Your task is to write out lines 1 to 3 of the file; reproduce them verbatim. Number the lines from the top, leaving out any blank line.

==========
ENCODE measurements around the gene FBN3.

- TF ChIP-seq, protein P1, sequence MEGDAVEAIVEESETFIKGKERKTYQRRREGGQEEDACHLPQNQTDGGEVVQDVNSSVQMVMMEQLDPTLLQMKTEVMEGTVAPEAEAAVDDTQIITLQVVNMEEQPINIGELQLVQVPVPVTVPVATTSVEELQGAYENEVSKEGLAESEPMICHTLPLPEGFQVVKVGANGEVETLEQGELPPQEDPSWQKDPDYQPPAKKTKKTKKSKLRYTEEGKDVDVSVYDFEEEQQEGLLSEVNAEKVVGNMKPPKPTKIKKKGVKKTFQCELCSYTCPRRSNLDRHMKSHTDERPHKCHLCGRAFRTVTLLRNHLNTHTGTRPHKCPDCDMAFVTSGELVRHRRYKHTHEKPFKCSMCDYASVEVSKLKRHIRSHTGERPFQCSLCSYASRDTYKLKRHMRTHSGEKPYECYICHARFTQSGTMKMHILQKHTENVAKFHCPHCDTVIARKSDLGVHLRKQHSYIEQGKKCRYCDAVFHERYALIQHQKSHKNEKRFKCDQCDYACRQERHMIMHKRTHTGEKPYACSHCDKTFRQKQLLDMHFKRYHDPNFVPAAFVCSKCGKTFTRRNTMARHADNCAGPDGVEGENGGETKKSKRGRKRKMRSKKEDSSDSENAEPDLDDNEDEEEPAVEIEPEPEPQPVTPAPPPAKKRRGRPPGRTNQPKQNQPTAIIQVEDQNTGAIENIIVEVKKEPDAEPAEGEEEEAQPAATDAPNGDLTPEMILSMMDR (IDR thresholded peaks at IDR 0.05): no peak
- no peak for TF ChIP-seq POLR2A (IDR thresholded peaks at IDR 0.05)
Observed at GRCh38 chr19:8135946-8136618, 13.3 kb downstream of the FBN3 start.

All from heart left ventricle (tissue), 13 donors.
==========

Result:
ENCODE measurements around the gene FBN3.

- TF ChIP-seq, protein P1, sequence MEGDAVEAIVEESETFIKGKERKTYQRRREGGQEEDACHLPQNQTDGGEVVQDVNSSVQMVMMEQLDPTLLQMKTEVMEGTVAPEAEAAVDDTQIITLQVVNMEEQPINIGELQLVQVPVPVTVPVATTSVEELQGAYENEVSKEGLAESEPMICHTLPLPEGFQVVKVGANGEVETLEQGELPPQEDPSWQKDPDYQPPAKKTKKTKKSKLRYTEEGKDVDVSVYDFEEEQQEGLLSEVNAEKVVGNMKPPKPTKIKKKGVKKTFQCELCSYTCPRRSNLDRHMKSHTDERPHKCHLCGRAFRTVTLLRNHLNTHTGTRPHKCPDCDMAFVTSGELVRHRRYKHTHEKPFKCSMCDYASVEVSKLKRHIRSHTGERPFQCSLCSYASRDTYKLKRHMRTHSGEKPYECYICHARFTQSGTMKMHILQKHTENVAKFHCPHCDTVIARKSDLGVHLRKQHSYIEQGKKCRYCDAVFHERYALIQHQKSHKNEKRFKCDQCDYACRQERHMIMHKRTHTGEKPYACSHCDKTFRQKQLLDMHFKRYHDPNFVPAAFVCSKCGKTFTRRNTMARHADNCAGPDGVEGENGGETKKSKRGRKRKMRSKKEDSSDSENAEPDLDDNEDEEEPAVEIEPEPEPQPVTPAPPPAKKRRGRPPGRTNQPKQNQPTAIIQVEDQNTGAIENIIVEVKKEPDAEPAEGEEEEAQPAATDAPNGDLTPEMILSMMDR (IDR thresholded peaks at IDR 0.05): no peak
- no peak for TF ChIP-seq POLR2A (IDR thresholded peaks at IDR 0.05)